I wrote the original story of the new RM380 some months ago. Since that time things have certainly changed for the better at Remington. With the hiring of a new CEO the way new Remington guns will be introduced has changed a great deal. I’ve covered this several times in comments and a previous press release article so I won’t go over it again.
Remington had new guns to introduce but rather than stay with the schedule the new management required these new guns to be re-evaluated and tested to the extreme before they would be allowed to ship. There would be no more mistakes in introducing guns until they were 100% ready.
Lets move on to the RM380 I received several weeks ago. The pistol all writers got were production guns taken directly off the production line. By the way they have been in full production for some time now. By the time you read this your local dealer will be able to order you one without any problem. Remington has plenty of RM380s heading to distributors.
The RM380 I received came with two 6 round magazines. One magazine has the extension while the other fits flush to the frame. Also in the box was a Crimson Trace Laserguard. This laser will retail for $229.00. Two holsters were also included for testing one of which is a CrossBreed IWB and a Recluse inside the pocket holster. The Recluse is made from horsehide with an MSRP of $59.95 with the CrossBreed MSRP of $67.75.
After unboxing I looked everything over then installed the Laserguard on the RM380. Over the past weeks I’ve used both holsters. There were no surprises the CrossBreed worked great just like we’ve come to expect. To be honest I wasn’t familiar with Recluse but as it turns out it’s one well made nice holster. What sets the Recluse apart from other pocket holsters is the method in which the gun is held in the holster. In the picture below you can see a spongy piece of material in the center that has a cutout the trigger fits in. This not only holds the pistol securely but allows for a draw that breaks the pistol loose as the user pushes their fingers between the gun and holster. This allows for a fast draw with no chance of the holster coming out with the pistol.
For those who may not yet familiar with the RM380 it’s a DAO pistol with a Browning type tilting barrel. It does have the ability to do a double strike should a round not fire. Racking the slide is very easy and actually surprised me. It was easier than the first pre-production guns I shot some time ago. Anyone with an injury that requires a pistol with an easy slide to rack should check the RM380 out. Of course this also applies to those with small hands and limited strength. The trigger pull is a bit long as is normal for a DAO pistol. The pull is smooth and not very heavy and releases crisply. The hammer is exposed when firing but of course it will not fire single action. The magazine release is fully ambidextrous with a release on each side.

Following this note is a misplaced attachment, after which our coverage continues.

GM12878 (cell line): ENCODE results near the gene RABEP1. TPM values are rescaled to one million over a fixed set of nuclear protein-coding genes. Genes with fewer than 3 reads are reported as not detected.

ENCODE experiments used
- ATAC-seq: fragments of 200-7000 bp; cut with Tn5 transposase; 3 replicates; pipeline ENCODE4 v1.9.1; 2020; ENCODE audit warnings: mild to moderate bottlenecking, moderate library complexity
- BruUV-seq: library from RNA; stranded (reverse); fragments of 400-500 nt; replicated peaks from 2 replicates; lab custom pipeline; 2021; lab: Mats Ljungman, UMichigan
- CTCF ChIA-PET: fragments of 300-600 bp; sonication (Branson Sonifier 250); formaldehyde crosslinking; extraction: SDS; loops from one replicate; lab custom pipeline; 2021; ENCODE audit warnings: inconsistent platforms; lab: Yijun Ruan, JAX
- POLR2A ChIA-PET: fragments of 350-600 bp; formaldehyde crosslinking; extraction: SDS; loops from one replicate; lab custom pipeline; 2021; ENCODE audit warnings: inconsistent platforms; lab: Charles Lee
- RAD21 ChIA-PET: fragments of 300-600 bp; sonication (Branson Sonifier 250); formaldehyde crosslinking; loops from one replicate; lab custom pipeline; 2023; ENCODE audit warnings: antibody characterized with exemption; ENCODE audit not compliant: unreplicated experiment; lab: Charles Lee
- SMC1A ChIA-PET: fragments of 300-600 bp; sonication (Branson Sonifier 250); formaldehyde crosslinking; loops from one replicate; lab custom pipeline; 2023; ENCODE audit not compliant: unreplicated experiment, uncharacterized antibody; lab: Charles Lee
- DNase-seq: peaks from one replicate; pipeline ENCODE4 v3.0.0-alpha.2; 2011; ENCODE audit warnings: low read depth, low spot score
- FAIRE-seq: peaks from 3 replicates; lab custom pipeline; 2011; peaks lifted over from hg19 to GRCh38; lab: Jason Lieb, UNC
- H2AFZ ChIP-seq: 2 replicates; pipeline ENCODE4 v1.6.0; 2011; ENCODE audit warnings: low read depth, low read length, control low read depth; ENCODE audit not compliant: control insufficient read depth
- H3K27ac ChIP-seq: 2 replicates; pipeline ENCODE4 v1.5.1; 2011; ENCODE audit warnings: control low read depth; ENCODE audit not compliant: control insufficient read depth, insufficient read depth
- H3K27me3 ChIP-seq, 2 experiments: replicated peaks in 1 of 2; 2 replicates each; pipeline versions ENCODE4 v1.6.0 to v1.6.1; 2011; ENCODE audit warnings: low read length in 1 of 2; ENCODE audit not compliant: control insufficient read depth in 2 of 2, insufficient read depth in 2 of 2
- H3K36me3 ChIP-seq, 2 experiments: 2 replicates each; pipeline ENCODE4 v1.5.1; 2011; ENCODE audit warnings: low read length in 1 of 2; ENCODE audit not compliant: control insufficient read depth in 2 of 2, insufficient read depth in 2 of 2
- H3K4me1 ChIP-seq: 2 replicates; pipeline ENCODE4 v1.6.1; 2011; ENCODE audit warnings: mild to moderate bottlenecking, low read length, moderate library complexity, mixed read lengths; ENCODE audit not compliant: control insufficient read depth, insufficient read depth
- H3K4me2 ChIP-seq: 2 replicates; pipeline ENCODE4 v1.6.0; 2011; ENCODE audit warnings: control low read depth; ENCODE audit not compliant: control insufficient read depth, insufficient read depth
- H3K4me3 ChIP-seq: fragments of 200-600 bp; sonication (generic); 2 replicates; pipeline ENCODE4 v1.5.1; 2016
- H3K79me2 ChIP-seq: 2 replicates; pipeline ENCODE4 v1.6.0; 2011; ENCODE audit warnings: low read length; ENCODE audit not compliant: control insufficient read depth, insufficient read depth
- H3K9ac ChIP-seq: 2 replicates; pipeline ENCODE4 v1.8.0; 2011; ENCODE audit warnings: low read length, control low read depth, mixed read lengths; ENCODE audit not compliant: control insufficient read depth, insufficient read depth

Takedown of the RM380 is simple and painless. Using your right hand and holding the pistol as you would in taking down a Glock you pull the slide back a short distance until the hole in the slide lines up with the pin in the frame. All the user does is push the pin out and remove the slide from the frame. I actually got to the point I could just line things up and slap the pistol in my left palm dropping the pin in my hand. Now some may think the pin will fall out or lock the pistol up. Well it won’t. Remington tested this extensively measuring slide speed and the time the two points would line up among other test. They have never had the pin cause a problem and I personally have never had a problem with that and over the time I’ve shot the RM380 I have approximately 2000 rounds fired through them including firing all 10 ten production pistols brought to the writers seminar in West Va. In all the rounds I’ve fired through these pistols I had one malfunction and that was a failure to fire with one of my old Winchester Silvertips. Its proven to be a very reliable little handgun.
I made several trips to the range with the new RM380 and fired roughly 300 rounds.All of the rounds were defensive loads. I used brands such as Barnes, Remington (made for short barreled pistols) as well as Cor-Bon which incidentally clocks in at 1075 fps. I also had some old Winchester Silvertips. Also, the trigger pull is right at 8 pounds measured on my trigger pull gauge.
In the range trips I made I had no malfunctions of any kind. The RM380 ran perfectly with all rounds tested. The distances were 5 yards out to 10 yards which is far enough in a pistol of this type. While the sights are small they are useable for range work when testing for accuracy. Most of my practice was rapid fire shooting double taps, triple taps and just firing all 7 rounds as quickly as possible. Accuracy was very good for it’s intended purpose of close defense. The little pistol was not cleaned during the course of my testing. I added a bit of lube before I started but that’s all I did to prep it.
I should mention using the Crimson Trace red laser. Installation is simple as is aligning the beam with the sights. The included instructions are very clear and simple to follow. Now I’ve used the Laserguard on a 1911 and I didn’t like it. The laser took up to much space in the triggerguard making my finger bleed from rubbing on the sight itself. I didn’t have this problem with the RM380. The triggerguard of the RM380 provides plenty of space to operate the laser and it’s pressure switch just under the triggerguard. With the laser installed it also fits the Recluse holster just fine.
My overall impression of the RM380 is very positive and I wouldn’t hesitate to recommend it as a good choice for a pocket pistol. The MSRP is just over $400. I imagine the street price will be around $350—$375. Additional grips will be available in the future.